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The Pagan Origins of Christmas Traditions

Pagan origins of christmas traditions

Christmas as we know it today is a mish-mash of multiple Pagan traditions and rituals painted over with the brush of Christianity.  In an effort to recruit Pagans to the new faith, priests melded Christian stories with Pagan holidays already in place, like Yule, Saturnalia and the Winter Solstice.  Many of our beloved Christmas traditions like the Christmas tree and Santa Claus himself have much older origins.  



The jolly Saint Nick dressed in red that we see today mostly arose from an old Coca-Cola ad campagin in the ealry 1900's.  The original Saint Nicholas comes from ancient Germanic tribes who worshiped a god called Odin, or Old Man Odin.  Bearded and armed, he would fly around the world on his 8-legged horse called Sleipnir.  Children left out boots filled with treats for Sleipnir, and Odin would reward those children with gifts in their boots - our modern day stockings.  



Well before any of these other holidays appeared, the Northern Neolithic (7000-1700 BCE) peoples believed in the Deer Mother .  Reindeer were crucial to these peoples' survival, and it was the female deer that kept their antlers year-round and led the herds.  The mythical Deer Mother would fly across the sky on the Winter Solstice and bring back the light of the sun.  A few traditions also speak of their Sun Goddess riding on a sleigh pulled by a herd of reindeer on the Winter Solstice, dropping pebbles of amber into chimneys.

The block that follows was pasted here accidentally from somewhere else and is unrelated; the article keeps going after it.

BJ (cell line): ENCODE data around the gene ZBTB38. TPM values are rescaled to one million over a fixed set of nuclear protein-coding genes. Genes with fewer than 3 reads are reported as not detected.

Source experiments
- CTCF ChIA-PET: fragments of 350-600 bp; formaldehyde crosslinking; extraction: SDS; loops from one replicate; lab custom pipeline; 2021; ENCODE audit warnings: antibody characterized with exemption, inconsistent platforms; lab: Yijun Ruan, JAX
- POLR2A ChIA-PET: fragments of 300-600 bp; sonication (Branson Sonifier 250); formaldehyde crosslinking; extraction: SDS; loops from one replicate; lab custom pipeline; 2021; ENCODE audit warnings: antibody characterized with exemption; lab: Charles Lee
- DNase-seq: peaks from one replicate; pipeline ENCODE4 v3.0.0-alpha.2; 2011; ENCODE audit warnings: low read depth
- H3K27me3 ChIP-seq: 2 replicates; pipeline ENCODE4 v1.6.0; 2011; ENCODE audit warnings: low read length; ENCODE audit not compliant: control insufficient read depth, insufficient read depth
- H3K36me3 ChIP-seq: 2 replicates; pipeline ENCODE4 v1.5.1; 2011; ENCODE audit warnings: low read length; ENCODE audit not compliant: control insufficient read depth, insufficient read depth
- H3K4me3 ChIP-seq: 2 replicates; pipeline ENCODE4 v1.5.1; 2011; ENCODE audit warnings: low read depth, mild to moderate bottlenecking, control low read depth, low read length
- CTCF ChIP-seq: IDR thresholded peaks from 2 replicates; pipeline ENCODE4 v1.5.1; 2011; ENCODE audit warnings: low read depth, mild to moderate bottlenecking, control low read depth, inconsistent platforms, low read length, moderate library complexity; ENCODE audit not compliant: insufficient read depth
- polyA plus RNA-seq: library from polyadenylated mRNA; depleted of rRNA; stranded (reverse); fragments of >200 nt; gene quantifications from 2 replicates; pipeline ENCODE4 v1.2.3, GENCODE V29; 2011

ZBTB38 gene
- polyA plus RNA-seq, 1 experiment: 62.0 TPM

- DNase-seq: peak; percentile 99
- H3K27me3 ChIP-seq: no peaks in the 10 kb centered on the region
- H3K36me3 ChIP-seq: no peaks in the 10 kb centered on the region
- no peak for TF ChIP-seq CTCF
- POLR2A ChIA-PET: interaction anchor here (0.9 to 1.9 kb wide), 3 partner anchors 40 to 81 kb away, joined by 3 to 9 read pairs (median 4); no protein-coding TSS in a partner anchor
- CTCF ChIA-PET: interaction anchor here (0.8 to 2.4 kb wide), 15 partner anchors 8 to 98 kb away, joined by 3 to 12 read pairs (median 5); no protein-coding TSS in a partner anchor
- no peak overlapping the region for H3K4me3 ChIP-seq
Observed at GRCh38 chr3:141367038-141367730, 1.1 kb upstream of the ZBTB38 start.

The original term for singing boisterously in the streets around the Winter Solstice is "Wassailing".In Medieval England, the peasants of the land would visit the Lord and sing in exchange for gifts.  They also offered a drink from a communal bowl.  It began a tradition of going house to house at Christmastime, although it eventually became a problem when young men would demand those gifts.  If refused, they vandalized the house.  

The term was also used in rural England when orchard farmers would sing and drink to the good health of their trees, and to scare away evil spirits.



The Ancient Romans biggest holiday of the year was Saturnalia, which took place between December 17th and 24th.  It was a time of festing, drinking and general debauchery.  It was so popular that the new Christians moved the birth of Christ to December 25th to make the religion more palatable to the Roman Pagans.  Part of the Saturnalia celebration was decorating the trees outside of your house with small metal ornaments representing the god Saturn and patron saints.  



Many ancient cultures revered Mistletoe.  To the Romans it symbollized fertility; they would perform fertility rituals under a sprig of mistletoe.  Our "kissing under the mistletoe" is a very light version of this.  The Druids believed it contained a host of mystical properties.  It also symbolized peace and tranquility, and signaled a truce during war times.  



We go back again to Saturnalia for the tradition of exchanging gifts.  The Romans did this to symbolize prosperity and abundance in the new year.  Unlike today, they only gave one gift to one other person.




While the Gingerbread houses we see everywhere come from Germanic cultures in the 1800's, the reason that they're made from Gingerbread stems from Ancient Greece and Egypt.  In both cultures gingerbread was considered a sacred, mystic bread and used in religious ceremonies.  This carried through to Europe when ginger was introduced as an exotic spice, previously unknown in the area.  It continued to hold a special place in ceremonies and rituals.


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